Cellulosic ethanol producer BlueFire Ethanol Fuels, Inc. has cleared the first hurdle in its quest to get a $56 million government loan guarantee for its Lancaster, California ethanol plant.
As you might remember from my Domestic Fuel Cast earlier this month, BlueFire uses a process called Concentrated Acid Hydrolysis Technology that can turn many feedstocks into ethanol, including garbage. I had the chance to talk to Arnold Klann, CEO of BlueFire Ethanol about this latest bid to get some federal loans and the operation he hopes that money will start.
“Lancaster is a prototype. Our business model is to be able to take the waste that’s generated by society … and divert the cellulosic fraction of that waste treatment and convert it into ethanol.”
He says the Lancaster facility is designed for communities of about 100,000-150,000 people. This opens up the possibility that this type of plant could be exported to some developing countries that have agricultural residues and garbage that could be turned into fuels for those local communities. In fact, BlueFire is working with a couple of economic develpment groups in Africa to see if this technology could be used there.
You can hear my entire conversation with Klann here: [audio:http://www.zimmcomm.biz/domesticfuel/AKanninterview-edit.mp3]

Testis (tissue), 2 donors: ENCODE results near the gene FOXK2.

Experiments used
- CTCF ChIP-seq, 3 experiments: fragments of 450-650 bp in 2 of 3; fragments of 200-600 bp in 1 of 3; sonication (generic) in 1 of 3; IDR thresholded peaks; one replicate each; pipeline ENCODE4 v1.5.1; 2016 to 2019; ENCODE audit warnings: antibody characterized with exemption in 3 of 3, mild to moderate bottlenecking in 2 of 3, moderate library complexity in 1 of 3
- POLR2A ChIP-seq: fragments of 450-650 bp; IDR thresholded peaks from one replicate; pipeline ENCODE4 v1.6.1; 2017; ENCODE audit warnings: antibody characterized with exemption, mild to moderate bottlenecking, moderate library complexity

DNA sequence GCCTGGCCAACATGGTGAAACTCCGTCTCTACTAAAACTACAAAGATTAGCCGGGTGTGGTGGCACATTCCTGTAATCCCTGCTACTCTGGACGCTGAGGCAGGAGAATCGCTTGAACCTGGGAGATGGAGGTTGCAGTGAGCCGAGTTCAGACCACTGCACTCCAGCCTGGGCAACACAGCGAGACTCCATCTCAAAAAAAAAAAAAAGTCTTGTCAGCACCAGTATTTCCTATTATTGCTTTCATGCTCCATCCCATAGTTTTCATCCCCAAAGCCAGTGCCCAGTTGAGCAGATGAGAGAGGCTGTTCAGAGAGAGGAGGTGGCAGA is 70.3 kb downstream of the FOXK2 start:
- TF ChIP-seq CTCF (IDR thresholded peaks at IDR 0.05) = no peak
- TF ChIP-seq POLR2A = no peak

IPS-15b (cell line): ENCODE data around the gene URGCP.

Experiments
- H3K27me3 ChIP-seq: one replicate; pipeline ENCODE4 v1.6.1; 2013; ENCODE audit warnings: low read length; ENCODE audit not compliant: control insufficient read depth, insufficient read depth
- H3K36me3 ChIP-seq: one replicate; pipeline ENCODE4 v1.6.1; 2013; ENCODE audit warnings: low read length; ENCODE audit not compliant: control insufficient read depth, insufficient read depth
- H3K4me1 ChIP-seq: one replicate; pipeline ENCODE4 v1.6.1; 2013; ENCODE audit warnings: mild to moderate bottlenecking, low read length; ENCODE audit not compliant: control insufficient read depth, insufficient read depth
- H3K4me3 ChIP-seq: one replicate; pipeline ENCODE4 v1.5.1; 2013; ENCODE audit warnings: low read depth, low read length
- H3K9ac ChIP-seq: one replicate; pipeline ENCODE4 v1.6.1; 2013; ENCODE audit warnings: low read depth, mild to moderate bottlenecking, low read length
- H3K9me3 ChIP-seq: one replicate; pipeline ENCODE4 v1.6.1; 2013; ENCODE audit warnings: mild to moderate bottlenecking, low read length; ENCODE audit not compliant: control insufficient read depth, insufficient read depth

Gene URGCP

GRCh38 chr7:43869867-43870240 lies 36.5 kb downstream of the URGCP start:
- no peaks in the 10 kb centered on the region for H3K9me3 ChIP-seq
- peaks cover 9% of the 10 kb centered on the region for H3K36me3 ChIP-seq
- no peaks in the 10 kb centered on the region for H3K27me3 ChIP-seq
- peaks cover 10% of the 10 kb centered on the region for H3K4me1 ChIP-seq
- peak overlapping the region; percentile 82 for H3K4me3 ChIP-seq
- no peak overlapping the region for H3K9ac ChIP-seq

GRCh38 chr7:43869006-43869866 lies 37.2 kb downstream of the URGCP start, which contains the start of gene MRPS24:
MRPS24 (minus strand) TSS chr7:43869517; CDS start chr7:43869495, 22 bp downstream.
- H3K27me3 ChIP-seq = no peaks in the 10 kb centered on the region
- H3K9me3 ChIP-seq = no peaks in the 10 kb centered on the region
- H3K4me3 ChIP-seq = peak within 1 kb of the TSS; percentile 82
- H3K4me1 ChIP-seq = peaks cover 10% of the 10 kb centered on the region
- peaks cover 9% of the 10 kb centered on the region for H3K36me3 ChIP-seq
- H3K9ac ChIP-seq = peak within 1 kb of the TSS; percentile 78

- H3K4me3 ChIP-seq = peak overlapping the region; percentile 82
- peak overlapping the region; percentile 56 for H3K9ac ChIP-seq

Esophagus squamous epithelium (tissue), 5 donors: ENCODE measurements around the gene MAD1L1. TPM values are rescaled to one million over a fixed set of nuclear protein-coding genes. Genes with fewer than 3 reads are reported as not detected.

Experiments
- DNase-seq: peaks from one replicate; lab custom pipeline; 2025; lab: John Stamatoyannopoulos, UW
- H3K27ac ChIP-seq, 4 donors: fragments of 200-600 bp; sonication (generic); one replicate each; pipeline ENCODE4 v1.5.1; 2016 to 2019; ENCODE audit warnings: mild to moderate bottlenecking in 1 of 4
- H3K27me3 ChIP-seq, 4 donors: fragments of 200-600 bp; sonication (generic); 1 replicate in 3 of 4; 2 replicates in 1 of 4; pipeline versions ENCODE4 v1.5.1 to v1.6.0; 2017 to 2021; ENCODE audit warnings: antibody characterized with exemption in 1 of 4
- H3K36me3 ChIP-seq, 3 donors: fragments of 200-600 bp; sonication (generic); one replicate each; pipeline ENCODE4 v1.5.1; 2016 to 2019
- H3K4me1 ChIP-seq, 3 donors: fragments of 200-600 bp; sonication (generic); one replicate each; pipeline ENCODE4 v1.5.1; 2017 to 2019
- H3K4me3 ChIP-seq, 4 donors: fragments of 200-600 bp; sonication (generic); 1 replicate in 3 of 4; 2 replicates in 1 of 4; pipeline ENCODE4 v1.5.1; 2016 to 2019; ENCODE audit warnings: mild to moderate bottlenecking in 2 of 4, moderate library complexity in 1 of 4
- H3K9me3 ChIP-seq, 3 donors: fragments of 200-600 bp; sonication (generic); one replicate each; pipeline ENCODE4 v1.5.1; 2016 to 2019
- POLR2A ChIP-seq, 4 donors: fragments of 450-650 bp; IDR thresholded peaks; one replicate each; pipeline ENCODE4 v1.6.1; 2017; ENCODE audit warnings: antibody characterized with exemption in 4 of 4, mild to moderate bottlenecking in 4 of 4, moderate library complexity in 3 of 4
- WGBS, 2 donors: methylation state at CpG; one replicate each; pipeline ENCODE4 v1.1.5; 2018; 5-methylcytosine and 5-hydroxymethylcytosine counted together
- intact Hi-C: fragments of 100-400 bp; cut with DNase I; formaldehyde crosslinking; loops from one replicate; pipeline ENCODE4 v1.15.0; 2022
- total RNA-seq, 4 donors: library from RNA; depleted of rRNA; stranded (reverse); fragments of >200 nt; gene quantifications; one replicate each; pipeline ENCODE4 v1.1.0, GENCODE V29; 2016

Klann says they have another plant in the works in Fulton, Mississippi, but that will be geared for larger cities of at least half a million people.
For those who might scoff at the notion that a truly commercially viable venture would need any government involvement, Klann points to American history for examples of how the government gets involved in new technology.
“Even going back to the time of the first railroads being put in place, it was always the government taking the lead role in developing or implementing new technologies that were frontier technologies.”
He says it was the government’s investment in the space program that brought us today’s modern conveniences, such as computers and even iPods. And it’s no different with the government investing in green fuel technology, such as the one that BlueFire has developed.
“The capital markets are not geared to being able to take these kind of technology risks that are associated with first-of-a-kind projects,” Klann says. He adds that government is suited to take that inherent risk with new technology.
Plus, he points out that this is a loan that will be paid back, and the $56 million in federal money would be used as a mitigation factor for raising the remaining private money for the $100 million-plus project.
A decision as to whether BlueFire gets the federal loan guarantee is expected after December 4. In the meantime, Klann remains optimistic because his project meets the goals of the Stimulus Bill.
“The Lancaster facility is definitely [a] shovel-ready [project]. We have all the permits in place; we have the engineering complete; we have the designs complete. We’re encouraged that we meet all the goals and objectives of the Obama Administration, as well as the requirements of the loan guarantee program. [And] we’re hopeful that we’ll start construction next year on this Lancaster facility.”